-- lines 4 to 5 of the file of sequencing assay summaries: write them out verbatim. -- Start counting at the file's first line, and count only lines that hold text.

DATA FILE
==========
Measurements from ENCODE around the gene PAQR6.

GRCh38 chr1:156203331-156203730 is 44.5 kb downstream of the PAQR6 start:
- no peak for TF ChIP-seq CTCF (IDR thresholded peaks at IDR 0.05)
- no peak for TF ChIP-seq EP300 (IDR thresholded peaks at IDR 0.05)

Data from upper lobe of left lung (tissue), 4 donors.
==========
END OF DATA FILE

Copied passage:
- no peak for TF ChIP-seq EP300 (IDR thresholded peaks at IDR 0.05)

Data from upper lobe of left lung (tissue), 4 donors.